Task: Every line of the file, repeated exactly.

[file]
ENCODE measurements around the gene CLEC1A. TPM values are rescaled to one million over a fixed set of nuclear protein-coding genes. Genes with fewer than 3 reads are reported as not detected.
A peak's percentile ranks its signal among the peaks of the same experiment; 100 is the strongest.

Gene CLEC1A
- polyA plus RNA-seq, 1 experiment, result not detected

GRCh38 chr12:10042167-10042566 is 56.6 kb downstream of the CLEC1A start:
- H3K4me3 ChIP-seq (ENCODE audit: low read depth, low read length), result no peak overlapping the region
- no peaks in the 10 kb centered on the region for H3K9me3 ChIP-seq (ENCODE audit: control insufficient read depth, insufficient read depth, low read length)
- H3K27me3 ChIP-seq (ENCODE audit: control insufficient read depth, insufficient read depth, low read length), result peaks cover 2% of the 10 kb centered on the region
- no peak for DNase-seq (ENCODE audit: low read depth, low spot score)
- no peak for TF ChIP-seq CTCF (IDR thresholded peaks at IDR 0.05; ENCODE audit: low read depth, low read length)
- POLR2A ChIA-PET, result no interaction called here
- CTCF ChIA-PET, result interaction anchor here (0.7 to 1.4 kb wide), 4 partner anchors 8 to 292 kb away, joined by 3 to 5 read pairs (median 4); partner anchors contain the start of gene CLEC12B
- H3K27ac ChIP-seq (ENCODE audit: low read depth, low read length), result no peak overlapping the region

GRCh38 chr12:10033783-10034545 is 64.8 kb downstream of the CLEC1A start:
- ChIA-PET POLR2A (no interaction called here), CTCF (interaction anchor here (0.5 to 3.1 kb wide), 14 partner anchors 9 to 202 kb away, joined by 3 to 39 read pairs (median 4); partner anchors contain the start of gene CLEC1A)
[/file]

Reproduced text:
ENCODE measurements around the gene CLEC1A. TPM values are rescaled to one million over a fixed set of nuclear protein-coding genes. Genes with fewer than 3 reads are reported as not detected.
A peak's percentile ranks its signal among the peaks of the same experiment; 100 is the strongest.

Gene CLEC1A
- polyA plus RNA-seq, 1 experiment, result not detected

GRCh38 chr12:10042167-10042566 is 56.6 kb downstream of the CLEC1A start:
- H3K4me3 ChIP-seq (ENCODE audit: low read depth, low read length), result no peak overlapping the region
- no peaks in the 10 kb centered on the region for H3K9me3 ChIP-seq (ENCODE audit: control insufficient read depth, insufficient read depth, low read length)
- H3K27me3 ChIP-seq (ENCODE audit: control insufficient read depth, insufficient read depth, low read length), result peaks cover 2% of the 10 kb centered on the region
- no peak for DNase-seq (ENCODE audit: low read depth, low spot score)
- no peak for TF ChIP-seq CTCF (IDR thresholded peaks at IDR 0.05; ENCODE audit: low read depth, low read length)
- POLR2A ChIA-PET, result no interaction called here
- CTCF ChIA-PET, result interaction anchor here (0.7 to 1.4 kb wide), 4 partner anchors 8 to 292 kb away, joined by 3 to 5 read pairs (median 4); partner anchors contain the start of gene CLEC12B
- H3K27ac ChIP-seq (ENCODE audit: low read depth, low read length), result no peak overlapping the region

GRCh38 chr12:10033783-10034545 is 64.8 kb downstream of the CLEC1A start:
- ChIA-PET POLR2A (no interaction called here), CTCF (interaction anchor here (0.5 to 3.1 kb wide), 14 partner anchors 9 to 202 kb away, joined by 3 to 39 read pairs (median 4); partner anchors contain the start of gene CLEC1A)